After taking a break from newish albums last week, I got back on the bandwagon and listened to a few new releases over the past several days. I've also been going through my latest vinyl bounty and have some older classics to throw into the mix. It's mostly a folkish blues kind of week with lots more snow and rain to damper the spirits. With the warm weather rolling in this weekend, perhaps I will make the jump to more upbeat sounds in the coming days, but until then, you'll have put up with my somber choices. Enjoy.
Noah Gundersen - Ledges: Released two weeks ago, this is the first full length album from the Seattle singer songwriter, and already one of my favorite releases of the year. This is a folk album with a country twinge. It sounds like an album Ryan Adams would make if he made a scaled back acoustic album. There is also a sadness to it that reminds me of Jason Molina's work. This is one of those albums that makes me excited about new acts as already I can envision years of wonderful music from Noah. "Poor Man's Son," "Separator," and "Cigarettes" are among my favorite tracks, though there really aren't any that I don't like.
The West Coast Pop Art Experimental Band - A Child's Guide to Good & Evil: During its four years of existence, the L.A. psychedelic band released five albums between '66-'69. Despite the title of this 1968 album stating it's Vol. 3, it is really the fourth, and wildly considered the best. I've had digital copy of this album for years but finally picked up a vinyl edition in Texas. I read someone describe them as "The Flaming Lips in '60s" and it seemed like a fair analogy. They have the same blend of weirdness and melody that makes the album a unique experience. It's one of those records that you need to be in the mood for, but when that happens, there's nothing quite like it. A bit uneven at times, but still high quality. "A Child of a Few Hours is Burning to Death" is the one truly outstanding track, and perhaps the best and most graphic anti-Vietnam song ever recorded.
Robert Ellis - The Lights from the Chemical Plant: The second album from Robert Ellis was released two weeks ago. His sound has a country folk feel with a nod to 70's rock. His songs are straight forward and very well done. These are traditional country tales of lonely life that have a musically modern feel, somewhat like My Morning Jacket though less grandiosity. "Good Intentions," "Houston," "Only Lies," and a wonderful cover of Paul Simon's "Still Crazy After All These Years" are stand out tracks on a solid album.
Groundhogs - Blues Obituary: Twenty years ago, I bought this on CD and it blew my mind. At the time, I was just getting into the British Blues and this cover was impossible to ignore. I instantly connected to this 1969 album, and still love it, which is why I picked up the re-released vinyl. The Groundhogs take the blues style developed by John Mayall and add a darker layer to it. In that way, they are really the pre-cursor to bands like Black Sabbath, which did the same thing and made it heavier. Tony McPhee is one of the unsung guitar greats, and his vocals are perfect for hard rock blues. Seven songs on pure brilliance, I've been enjoying this all over again this past week.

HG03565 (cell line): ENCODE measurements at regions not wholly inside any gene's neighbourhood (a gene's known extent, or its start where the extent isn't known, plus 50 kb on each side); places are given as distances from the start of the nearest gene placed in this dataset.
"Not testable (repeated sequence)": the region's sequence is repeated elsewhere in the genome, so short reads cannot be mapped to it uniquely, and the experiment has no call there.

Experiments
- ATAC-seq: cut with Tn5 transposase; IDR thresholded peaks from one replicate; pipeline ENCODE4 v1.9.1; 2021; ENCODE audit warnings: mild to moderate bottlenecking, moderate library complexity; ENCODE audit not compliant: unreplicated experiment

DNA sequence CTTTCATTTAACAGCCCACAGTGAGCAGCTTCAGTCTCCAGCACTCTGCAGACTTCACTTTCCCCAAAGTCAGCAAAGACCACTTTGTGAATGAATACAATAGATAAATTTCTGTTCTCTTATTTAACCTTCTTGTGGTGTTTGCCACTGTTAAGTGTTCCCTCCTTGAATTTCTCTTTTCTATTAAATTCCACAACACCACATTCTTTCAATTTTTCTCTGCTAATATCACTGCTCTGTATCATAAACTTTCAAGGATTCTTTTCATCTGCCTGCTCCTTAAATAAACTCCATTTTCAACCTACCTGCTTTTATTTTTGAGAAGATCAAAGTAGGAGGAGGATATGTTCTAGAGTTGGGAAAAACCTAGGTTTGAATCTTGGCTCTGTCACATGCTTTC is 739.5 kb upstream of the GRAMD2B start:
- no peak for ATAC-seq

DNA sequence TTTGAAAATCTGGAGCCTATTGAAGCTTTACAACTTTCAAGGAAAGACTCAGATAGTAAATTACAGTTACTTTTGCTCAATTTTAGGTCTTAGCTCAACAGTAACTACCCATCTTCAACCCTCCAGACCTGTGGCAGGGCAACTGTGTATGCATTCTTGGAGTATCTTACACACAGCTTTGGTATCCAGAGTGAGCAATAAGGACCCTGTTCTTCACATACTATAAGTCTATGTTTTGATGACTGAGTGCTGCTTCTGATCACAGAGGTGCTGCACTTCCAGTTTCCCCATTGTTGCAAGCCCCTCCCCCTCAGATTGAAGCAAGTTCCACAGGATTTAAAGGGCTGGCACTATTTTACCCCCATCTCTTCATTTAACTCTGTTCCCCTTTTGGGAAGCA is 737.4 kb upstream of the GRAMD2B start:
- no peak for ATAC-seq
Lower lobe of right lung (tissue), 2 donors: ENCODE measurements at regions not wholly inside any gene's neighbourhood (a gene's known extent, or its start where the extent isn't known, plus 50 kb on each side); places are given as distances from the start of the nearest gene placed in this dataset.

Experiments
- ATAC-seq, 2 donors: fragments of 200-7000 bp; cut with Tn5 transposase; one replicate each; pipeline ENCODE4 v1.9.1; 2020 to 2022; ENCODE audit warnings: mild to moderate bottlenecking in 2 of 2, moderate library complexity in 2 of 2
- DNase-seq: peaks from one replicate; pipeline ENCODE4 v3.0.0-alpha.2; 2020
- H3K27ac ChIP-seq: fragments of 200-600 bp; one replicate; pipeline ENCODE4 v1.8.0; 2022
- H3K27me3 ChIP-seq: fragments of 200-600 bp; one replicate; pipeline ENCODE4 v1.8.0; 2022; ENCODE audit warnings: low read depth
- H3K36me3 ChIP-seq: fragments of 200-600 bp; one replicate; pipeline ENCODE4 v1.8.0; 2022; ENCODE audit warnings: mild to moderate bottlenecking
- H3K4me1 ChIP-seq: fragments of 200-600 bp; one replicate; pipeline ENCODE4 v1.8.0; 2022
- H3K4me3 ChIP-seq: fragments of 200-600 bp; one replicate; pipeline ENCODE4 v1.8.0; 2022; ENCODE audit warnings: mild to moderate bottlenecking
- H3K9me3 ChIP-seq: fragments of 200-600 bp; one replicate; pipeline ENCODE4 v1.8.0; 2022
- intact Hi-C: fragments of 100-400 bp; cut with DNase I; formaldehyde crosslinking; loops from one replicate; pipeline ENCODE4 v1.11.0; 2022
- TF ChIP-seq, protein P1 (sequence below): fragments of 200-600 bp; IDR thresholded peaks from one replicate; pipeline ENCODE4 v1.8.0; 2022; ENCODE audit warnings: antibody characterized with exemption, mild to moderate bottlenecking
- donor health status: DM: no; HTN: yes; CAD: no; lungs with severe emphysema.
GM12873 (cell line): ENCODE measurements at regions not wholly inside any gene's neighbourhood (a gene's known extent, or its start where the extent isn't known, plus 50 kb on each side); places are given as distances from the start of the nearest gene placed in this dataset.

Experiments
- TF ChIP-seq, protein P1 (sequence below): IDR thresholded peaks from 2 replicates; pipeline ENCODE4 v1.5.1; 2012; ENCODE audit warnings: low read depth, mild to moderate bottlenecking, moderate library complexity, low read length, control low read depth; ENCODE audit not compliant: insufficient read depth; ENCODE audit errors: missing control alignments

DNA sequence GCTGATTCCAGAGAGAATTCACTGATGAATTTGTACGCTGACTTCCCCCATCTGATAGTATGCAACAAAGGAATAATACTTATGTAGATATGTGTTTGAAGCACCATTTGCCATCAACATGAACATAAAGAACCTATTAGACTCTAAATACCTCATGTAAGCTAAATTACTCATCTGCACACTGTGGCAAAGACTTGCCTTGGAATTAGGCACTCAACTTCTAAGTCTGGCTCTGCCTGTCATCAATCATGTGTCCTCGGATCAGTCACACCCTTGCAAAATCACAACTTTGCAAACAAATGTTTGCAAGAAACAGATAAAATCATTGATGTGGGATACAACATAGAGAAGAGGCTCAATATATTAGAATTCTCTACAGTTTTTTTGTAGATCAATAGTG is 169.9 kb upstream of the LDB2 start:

T. Hardy Morris - Audition Tapes: Released last summer, this is the debut solo album from the singer of Dead Confederate. I've been a fan of the Athens, GA band since their first album and was eager to give this a listen. Stripped of the band's dynamic, Morris delivers an eerily beautiful album heavily influenced by the sound of Neil Young. He has a similar wonderful warble to his voice and a twangy guitar style that gives it that Everybody Knows This Is Nowhere vibe. "OK Corral" and "Lucky" are my favorites.
Roky Erickson & The Aliens - The Evil One: My love affair with all things Roky began with this album over a decade ago. Originally released in 1980, I found a rare copy of one of the re-released CDs back in the turn of the century. It was only the second Roky album I'd heard and it began an endless acquisition of his work. During my trip to Austin, I came across the wonderful deluxe 180gram vinyl reissue that came out last year and had to pick it up. In addition to the complete 15 tracks (some versions have less) it includes a 20 page booklet and two-headed dog etching on the Side 4. This is one of my favorite albums of all time. Every song is a masterpiece of hard psychedelic rock, highlighted by "Bloody Hammer," "Night of the Vampire," "Cold Night for Alligators," and "Stand for the Fire Demon." If you don't have this record in your collection, you must go out and acquire it now.
Fecal Matter - Illiteracy Will Prevail: Given that Kurt's birthday was this week, it seemed like a must that I include this recent vinyl purchase on the list. Fecal Matter was Kurt's pre-Nirvana band with Dale Crover and Buzz Osborne from The Melvins. They recorded this demo in 1985 to submit to the labels, and nothing much happened. This has been floating around digitally for years, and some songs even showed up on the box set released years ago, but to find the complete demo on vinyl was still a thrill. Though it's raw and a bit messy, there is something remarkably entertaining about it. "Downer" and "Spank Thru" would later become Nirvana songs, and parts of "Laminated Effect" would later be reworked into "Even in His Youth." There are also some rare songs that are wonderful examples of Kurt's humor and insight into culture such as "Bambi Slaughter" and "Buffy's Pregnant." A perfect record for collectors and fans of early American punk underground.